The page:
(b) Erythrocyte sedimentation rate and CRP to see for signs of chronic inflammation and also a iron studies to look for serum iron, transferrin saturation levels and Soluble transferrin receptor levels.

(c) Lastly a bone marrow aspirate and biopsy may be needed to look for signs of myelodysplastic syndrome. This is an invasive procedure but may be needed in your case to rule out myelodysplastic syndrome.

I hope this helps.
Let me know if you have any more questions or concerns sir.
Wish you all the best.
Sincerely,
Dr Parth Desai

Above answer was peer-reviewed by : Dr. Arnab Banerjee
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Follow up: Dr. Anil Parth Desai (1 hour later)
I saw my nephrologist 2 days ago and she characterized my renal disease as "mild" and probably caused by high BP over years which is now very well controlled with meds and deliberate weight loss (I have been overweight for many years). GI bleeding has been mentioned..my last colonoscopy was 2 or 3 yrs ago with benign polyps noted. I have had no chronic illnesses. A CRP was done many years ago which was normal. The eGFR value on the most recent report was noted, but the nephrologist felt that I had not completely recovered from the severe diarrhea that I had, which had only resolved about 3 days before this doctor's visit. My biggest confusion was the high iron levels combined with the low hematocrit. It seemed counter intuitive. I will purchase an occult blood stool test and proceed to colonoscopy when I return from my month long overseas trip. Any other thoughts?
doctor
Answered by Dr. Anil Parth Desai (3 minutes later)
Brief Answer:
Hi I would recommend the following.

Detailed Answer:
Dear Sir,

Thank you for your reply. I think your plan seems fine.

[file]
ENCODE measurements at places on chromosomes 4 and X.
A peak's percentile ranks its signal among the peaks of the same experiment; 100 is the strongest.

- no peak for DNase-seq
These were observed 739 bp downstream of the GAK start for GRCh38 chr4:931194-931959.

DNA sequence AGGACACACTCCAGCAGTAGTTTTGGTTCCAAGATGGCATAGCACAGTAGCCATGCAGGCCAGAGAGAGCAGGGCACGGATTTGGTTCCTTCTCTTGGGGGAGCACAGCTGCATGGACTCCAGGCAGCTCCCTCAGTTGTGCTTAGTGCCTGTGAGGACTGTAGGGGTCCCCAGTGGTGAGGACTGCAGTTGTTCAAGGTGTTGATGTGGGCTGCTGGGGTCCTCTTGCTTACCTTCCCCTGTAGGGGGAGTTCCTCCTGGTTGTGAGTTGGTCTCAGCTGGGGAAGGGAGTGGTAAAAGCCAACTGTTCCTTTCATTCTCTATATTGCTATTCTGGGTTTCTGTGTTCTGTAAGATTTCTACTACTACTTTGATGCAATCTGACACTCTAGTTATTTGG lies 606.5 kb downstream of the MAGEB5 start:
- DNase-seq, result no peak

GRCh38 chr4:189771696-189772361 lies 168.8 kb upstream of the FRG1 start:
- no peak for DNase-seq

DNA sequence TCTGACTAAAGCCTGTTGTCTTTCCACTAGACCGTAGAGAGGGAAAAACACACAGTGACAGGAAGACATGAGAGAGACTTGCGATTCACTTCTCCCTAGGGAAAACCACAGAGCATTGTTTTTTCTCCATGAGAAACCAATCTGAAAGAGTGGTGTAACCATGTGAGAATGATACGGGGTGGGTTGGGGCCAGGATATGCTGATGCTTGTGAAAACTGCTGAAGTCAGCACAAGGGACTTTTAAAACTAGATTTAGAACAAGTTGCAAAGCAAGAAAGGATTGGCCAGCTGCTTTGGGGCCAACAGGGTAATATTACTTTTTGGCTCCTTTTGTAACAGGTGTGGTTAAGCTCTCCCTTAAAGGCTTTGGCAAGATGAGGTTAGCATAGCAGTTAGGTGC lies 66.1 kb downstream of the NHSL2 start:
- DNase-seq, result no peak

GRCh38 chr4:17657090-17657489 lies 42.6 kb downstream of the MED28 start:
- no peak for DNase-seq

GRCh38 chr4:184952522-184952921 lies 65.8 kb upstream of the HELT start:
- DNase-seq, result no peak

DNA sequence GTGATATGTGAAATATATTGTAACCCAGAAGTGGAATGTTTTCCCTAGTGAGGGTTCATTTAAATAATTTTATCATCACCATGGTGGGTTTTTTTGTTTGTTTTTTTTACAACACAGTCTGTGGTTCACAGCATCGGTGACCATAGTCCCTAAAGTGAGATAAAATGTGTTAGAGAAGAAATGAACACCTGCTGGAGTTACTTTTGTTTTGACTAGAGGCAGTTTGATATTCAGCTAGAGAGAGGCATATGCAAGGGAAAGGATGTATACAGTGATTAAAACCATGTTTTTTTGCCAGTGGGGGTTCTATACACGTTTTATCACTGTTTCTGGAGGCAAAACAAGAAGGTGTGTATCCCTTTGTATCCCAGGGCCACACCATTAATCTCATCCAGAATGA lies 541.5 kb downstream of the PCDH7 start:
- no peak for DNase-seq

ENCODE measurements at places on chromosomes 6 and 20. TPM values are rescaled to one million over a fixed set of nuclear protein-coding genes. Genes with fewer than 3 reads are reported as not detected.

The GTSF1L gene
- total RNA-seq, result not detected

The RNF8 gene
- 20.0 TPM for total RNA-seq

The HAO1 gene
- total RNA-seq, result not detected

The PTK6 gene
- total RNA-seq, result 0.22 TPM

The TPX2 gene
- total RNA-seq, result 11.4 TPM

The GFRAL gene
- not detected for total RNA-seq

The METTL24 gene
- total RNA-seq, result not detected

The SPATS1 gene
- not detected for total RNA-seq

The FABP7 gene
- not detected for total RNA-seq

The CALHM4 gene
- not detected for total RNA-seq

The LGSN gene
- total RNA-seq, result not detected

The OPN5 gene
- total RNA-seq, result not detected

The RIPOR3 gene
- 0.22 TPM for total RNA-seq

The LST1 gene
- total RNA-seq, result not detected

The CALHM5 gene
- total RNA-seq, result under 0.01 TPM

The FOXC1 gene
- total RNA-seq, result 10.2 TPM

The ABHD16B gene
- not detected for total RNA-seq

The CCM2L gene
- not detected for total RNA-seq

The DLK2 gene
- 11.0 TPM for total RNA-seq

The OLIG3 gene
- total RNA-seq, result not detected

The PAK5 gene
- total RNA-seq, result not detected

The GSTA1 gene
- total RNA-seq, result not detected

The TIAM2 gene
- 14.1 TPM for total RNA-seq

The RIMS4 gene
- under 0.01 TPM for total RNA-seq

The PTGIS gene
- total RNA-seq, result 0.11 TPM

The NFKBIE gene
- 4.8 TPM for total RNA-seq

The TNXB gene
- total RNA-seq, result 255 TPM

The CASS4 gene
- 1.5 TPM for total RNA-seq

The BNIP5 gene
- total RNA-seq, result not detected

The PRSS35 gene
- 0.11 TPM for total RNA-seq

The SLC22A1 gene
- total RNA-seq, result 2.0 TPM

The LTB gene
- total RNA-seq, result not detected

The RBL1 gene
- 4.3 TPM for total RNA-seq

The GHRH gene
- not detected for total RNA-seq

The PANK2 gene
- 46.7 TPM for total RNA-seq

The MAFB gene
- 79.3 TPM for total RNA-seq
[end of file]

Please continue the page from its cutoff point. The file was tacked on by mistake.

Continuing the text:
My advice would be to repeat eGFR and hemogram after the trip and if the hemoglobin or platelets have fallen then to get a bone marrow aspirate and biopsy done to rule out myelodysplastic syndrome.

Serum ferritin being high with anemia is counter intuitive but it is seen in certain conditions as I previously mentioned and also the fact that ferritin is a acute phase,protein makes it elevated in recent illness. This makes underlying diagnosis more difficult to catch.

I hope this helps.

Let me know if you have any more questions sir.

Do let me know about followup on your health.

Wish you all the very best.
Sincerely,
Dr Parth Desai
Above answer was peer-reviewed by : Dr. Arnab Banerjee
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Answered by
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Dr. Anil Parth Desai

Pathologist and Microbiologist

Practicing since :2009

Answered : 593 Questions

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What causes high ferritin and low hematocrit levels?

Brief Answer: Hi I would recommend the following. Detailed Answer: Dear Sir, Thank you for your query on HCM. High ferritin and giant platelets can be seen in many common conditions including recent systemic infections as trivial as recent viral infections like flu or cold. High ferritin is also seen in other conditions where iron stores are increased due to repeated rbc destruction or increased iron absorption. Low hemoglobin ( and low hematocrit) is an important finding and it requires proper work up for accurate diagnosis and management. Can you please upload your complete blood report and any other relevant lab reports so that I can analyse and give you a complete detailed answer and also let you know the next steps needed to be taken. you can also send them to YYYY@YYYY with Sub: ATTN 'Dr Parth XXXXXXX Desai'. Awaiting your reply with reports. Let me know if you have any more questions or concerns sir. Wish you all the best. Sincerely, Dr Parth Desai.